What happened is, hot (supply) got shorted to Equipment Safety Ground, and caused massive electrical current (enough to do some welding). This current flowed through the dimmer. This killed the dimmer dead. It may have stuck in the "on" position.
Most likely the short was not the bulb proper, but rather, your changing the position of the socket so it was able to touch the metal chassis of the fixture.
The bigger problem is: shorting to Equipment Safety Ground shouldn't cause welding to happen. Looking at your lamp it's perfectly clear why: your safety ground is a chain. Chains don't conduct electricity reliably.
So while it's good to take the lamp apart and fix whatever the socket problem is -- it's much more urgent to fit a proper ground wire that runs up a chain (sorta like the power cord does). They make ground wires specifically for lamps, in a variety of hide-me colors.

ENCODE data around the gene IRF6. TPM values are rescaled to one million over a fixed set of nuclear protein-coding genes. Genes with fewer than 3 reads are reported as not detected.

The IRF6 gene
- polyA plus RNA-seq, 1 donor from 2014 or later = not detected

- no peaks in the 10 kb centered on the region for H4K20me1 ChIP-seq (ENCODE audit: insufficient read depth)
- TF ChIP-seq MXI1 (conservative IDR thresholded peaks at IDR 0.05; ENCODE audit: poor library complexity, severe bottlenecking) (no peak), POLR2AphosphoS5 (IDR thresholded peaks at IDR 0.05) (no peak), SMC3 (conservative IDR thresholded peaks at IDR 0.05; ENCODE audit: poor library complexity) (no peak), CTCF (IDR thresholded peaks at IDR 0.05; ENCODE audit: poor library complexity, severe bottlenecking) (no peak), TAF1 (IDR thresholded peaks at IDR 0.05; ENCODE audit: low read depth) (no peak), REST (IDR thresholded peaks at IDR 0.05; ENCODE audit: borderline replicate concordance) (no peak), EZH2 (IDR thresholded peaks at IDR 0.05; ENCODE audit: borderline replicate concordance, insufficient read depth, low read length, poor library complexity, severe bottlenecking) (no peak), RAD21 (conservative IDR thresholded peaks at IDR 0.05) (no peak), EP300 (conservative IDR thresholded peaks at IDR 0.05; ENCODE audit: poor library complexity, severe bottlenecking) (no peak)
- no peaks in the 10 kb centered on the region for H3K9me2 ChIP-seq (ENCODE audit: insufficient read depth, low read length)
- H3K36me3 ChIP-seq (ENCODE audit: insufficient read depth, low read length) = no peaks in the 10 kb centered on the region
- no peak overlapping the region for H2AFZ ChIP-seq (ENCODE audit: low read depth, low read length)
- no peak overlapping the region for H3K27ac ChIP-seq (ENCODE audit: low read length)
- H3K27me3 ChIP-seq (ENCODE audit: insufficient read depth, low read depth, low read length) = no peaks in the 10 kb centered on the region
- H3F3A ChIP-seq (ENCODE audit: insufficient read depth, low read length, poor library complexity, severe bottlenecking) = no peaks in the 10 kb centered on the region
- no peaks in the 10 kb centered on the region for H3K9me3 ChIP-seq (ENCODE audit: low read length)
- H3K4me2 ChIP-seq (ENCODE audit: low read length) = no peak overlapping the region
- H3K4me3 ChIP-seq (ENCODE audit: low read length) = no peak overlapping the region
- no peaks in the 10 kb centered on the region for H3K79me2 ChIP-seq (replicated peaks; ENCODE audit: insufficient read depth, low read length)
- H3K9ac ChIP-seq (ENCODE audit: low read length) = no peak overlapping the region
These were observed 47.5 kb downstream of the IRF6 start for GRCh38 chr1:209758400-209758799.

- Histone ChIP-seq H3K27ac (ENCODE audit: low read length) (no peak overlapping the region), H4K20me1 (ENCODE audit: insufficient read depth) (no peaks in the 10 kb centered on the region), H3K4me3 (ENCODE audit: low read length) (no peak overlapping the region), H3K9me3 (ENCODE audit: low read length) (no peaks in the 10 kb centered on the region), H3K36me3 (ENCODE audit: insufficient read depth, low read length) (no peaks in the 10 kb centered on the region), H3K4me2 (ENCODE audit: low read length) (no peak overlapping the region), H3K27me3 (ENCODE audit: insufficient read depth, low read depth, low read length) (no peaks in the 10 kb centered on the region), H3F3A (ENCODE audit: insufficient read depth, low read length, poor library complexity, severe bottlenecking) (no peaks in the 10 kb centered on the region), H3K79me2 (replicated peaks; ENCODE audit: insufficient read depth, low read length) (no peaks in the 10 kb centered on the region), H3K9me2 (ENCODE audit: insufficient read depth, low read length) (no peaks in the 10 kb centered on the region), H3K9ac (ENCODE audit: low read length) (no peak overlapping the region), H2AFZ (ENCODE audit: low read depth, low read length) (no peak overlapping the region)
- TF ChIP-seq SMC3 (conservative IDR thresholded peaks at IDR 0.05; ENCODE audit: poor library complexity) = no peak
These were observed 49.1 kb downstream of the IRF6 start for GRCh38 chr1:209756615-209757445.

Had the chain not carried the current, it would have instead electrified the fixture. This could have caused something analogous to an electrical drowning, where the electrical shock only stuns you and falling off the ladder breaks your neck (because you are not conscious to manage your fall).